Fukushima’s positive legacy

Few countries have pushed forward with nuclear power programmes after Fukushima. Tim Ireland/PA

Just over two years after the disaster at the Fukushima nuclear power plant in eastern Japan in March 2011, public attitudes worldwide remain hardened against nuclear power.

It may have fallen from the high of 62% opposed, as reported in a 24-country survey carried out by Ipsos in May 2011, where in some countries opposition ran as high as 80%, but in many countries the public mood is set.

One major exception is the UK, where the Conservative-Liberal Democrat coalition government is hoping for a major expansion of 16GW of new nuclear power stations. At the same time, Germany, Italy, Belgium, Switzerland and even France are moving in the opposite direction, while Austria, Denmark, Ireland and others have retained their staunchly anti-nuclear stance.

However, a recent Ipsos-MORI poll found that support in the UK for building new nuclear power plants at 42%, a fall of 8% in the last year. While there has been no corresponding groundswell of opposition, the undecided proportion has risen to 38%, up 8% since 2011, and the highest figure in a decade.

A similar story is found in France, where after Fukushima anti-nuclear sentiment ran at 60-70% in some polls, and a socialist government was elected on a promise to consider phasing out nuclear power. The most recent poll suggests a levelling of views, with a full third “hesitant” or undecided, and two-fifths felt France should reduce its nuclear base. A decision is due soon, and is likely to be based on economic issues, not safety.

What I think has happened is that, at least within Europe, initial concerns over safety have abated due in part to the passage of time, but also due to the absence of obvious radiation-related health impacts from Fukushima. This may be shortsighted, given that it takes decades for cancers to form. Reactor safety issues, which had before Fukushima been fairly low on the agenda but come to the fore, have dropped back down again, overtaken by economic woes and problems of energy security.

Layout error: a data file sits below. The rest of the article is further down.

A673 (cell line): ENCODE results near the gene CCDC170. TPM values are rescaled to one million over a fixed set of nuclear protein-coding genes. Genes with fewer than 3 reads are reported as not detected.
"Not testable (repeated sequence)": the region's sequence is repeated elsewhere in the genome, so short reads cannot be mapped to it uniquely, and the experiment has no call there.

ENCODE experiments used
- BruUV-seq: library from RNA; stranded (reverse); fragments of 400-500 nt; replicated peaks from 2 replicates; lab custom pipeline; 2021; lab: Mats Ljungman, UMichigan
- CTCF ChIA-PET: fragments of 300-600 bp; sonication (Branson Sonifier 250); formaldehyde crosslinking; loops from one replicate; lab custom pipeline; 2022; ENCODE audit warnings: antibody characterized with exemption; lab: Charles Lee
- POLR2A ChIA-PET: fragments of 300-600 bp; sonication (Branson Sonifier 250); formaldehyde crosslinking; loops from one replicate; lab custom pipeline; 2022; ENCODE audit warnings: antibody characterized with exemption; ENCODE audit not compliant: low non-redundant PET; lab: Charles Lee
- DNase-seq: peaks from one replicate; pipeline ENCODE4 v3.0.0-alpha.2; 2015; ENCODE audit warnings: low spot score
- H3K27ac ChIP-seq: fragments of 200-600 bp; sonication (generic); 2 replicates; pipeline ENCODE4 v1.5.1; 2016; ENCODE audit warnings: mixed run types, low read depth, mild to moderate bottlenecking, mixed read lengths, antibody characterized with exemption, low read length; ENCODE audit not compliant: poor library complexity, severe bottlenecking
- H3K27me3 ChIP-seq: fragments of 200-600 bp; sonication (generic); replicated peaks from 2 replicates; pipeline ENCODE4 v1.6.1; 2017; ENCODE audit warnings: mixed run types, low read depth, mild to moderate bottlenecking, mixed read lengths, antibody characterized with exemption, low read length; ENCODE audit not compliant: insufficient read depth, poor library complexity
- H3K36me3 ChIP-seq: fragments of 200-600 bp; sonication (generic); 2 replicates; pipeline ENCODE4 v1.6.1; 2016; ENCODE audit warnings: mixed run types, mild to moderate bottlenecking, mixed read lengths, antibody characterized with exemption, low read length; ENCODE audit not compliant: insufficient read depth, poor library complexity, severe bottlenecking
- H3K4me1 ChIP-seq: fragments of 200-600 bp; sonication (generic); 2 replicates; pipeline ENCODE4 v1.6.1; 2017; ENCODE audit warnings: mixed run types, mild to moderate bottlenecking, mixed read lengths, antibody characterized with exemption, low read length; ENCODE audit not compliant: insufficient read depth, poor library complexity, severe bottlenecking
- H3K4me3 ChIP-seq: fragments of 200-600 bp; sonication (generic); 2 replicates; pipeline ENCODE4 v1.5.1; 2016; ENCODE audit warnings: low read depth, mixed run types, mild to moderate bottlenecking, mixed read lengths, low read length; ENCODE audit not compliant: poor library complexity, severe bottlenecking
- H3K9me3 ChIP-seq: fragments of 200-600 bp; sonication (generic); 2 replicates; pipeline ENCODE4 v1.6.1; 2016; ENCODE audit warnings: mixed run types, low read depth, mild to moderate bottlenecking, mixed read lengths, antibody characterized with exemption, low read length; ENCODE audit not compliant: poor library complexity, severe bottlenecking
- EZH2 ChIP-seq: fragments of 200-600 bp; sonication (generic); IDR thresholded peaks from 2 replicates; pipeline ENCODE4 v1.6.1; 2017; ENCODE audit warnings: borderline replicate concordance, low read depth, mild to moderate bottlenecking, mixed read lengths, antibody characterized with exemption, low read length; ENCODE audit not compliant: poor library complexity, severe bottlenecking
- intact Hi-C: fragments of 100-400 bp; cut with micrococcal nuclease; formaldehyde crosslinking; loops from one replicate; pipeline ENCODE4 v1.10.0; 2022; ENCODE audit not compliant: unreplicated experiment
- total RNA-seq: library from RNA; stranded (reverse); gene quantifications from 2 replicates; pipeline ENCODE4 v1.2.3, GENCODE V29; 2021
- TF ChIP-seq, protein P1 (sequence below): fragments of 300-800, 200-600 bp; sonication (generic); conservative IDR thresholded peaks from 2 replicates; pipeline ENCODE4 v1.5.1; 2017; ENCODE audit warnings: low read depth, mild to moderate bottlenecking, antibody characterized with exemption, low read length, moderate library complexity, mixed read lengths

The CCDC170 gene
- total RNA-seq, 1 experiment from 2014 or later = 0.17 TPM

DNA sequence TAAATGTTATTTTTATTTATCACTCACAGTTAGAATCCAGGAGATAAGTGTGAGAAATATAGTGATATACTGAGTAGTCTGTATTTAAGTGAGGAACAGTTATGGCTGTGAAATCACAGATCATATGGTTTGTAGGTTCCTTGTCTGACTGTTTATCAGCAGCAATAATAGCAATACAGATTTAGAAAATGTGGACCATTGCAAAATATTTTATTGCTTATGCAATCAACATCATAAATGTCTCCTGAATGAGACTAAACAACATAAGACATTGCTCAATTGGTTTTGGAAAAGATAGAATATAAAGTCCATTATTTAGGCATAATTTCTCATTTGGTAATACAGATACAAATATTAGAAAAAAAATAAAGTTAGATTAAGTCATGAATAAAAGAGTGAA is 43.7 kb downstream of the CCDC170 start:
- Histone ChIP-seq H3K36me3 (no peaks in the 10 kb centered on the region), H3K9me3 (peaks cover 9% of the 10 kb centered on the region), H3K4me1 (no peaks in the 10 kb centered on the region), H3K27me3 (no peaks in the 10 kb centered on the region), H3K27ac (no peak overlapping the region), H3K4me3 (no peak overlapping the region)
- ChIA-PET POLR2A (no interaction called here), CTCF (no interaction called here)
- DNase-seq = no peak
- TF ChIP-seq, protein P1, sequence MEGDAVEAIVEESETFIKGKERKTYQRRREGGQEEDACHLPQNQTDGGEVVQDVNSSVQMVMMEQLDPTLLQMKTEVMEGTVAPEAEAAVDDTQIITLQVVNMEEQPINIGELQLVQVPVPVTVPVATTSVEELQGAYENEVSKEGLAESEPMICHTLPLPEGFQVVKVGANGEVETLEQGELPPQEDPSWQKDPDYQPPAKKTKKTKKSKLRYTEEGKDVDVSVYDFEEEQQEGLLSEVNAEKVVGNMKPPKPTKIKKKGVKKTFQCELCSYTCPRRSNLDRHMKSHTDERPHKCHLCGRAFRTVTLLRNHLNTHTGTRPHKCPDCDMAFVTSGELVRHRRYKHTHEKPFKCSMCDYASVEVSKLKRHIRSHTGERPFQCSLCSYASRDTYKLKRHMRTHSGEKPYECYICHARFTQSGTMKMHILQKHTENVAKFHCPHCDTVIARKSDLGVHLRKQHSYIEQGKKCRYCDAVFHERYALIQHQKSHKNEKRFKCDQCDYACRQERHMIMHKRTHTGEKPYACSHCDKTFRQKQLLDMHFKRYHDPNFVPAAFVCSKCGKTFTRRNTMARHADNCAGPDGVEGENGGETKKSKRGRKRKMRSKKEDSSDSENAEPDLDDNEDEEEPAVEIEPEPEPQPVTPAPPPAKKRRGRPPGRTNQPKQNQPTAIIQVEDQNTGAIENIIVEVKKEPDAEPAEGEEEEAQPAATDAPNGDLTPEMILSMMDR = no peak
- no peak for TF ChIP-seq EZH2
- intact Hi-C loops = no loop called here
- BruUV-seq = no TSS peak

It has become fairly clear that nuclear power is expensive and is becoming more so. It seems to be one of the few technologies where costs are rising, instead of falling as rival technologies are. Talk of “negative learning curves” has been reinforced by the dramatic cost escalations of the European Pressurised Water Reactors under construction in France and Finland.

At the same time the spectacle of Germany abandoning nuclear energy in preference for renewables has led to a renewed conviction that alternative approaches are possible. Many dozens of studies have emerged suggesting that it would be possible for most countries in the EU and indeed the world to meet nearly all of their electricity needs from renewable sources by 2050. This idea no longer seem utopian. Germany is aiming for 80% by 2050, while Denmark aims to be 100% zero carbon by then. In a major 2012 poll across the EU, 70% supported renewables as being the top energy priority, while only 18% backed nuclear. In Portugal, Austria, Spain, German and Denmark, support for renewables was at over 80%.

Outside Europe the situation is different. Japan closed all of its nuclear plants after Fukushima, but two have now restarted and some more may follow - despite massive public opposition. But Japan has a major renewables programme planned that includes offshore wind farms.

China halted its programme of building nuclear power plants after Fukushima. But while it has now restarted less ambitiously, it is dwarfed by the country’s huge expansion into renewable power, with around 70GW of wind power capacity already in place. China aims to generate 15% of its primary energy from non-fossil sources by 2020. This will mostly come from renewables, which currently supply over 17% of its electricity. Nuclear power supplies around 2% of electricity at present, reaching 6% by 2020.

The Indian government remains strongly committed to nuclear, despite massive local opposition, but is also ramping up its renewable generation. The situation is similar in South Korea. Two new nuclear plants are being built in the US, but as in the UK, old plants are closing and the expansion programme shows signs of faltering. Energy output from renewables has overtaken that from nuclear in the US.

The Fukushima disaster seems to have acted as a trigger, catalysing states to take a new approach towards energy generation worldwide. One of the few countries that seems immune is Russia which, despite its huge renewable energy resources, has set itself a low target of generating 4% of its electricity from renewables by 2020.

In most other countries, a change was already underway, and although Fukushima caused massive social and economic disruption in Japan - and it will be decades before the $200 billion clean up is finished - the meltdowns of three reactors in one of the most technologically advanced nations in the world may have helped provide an extra push towards the more sustainable, renewable path that leads forward.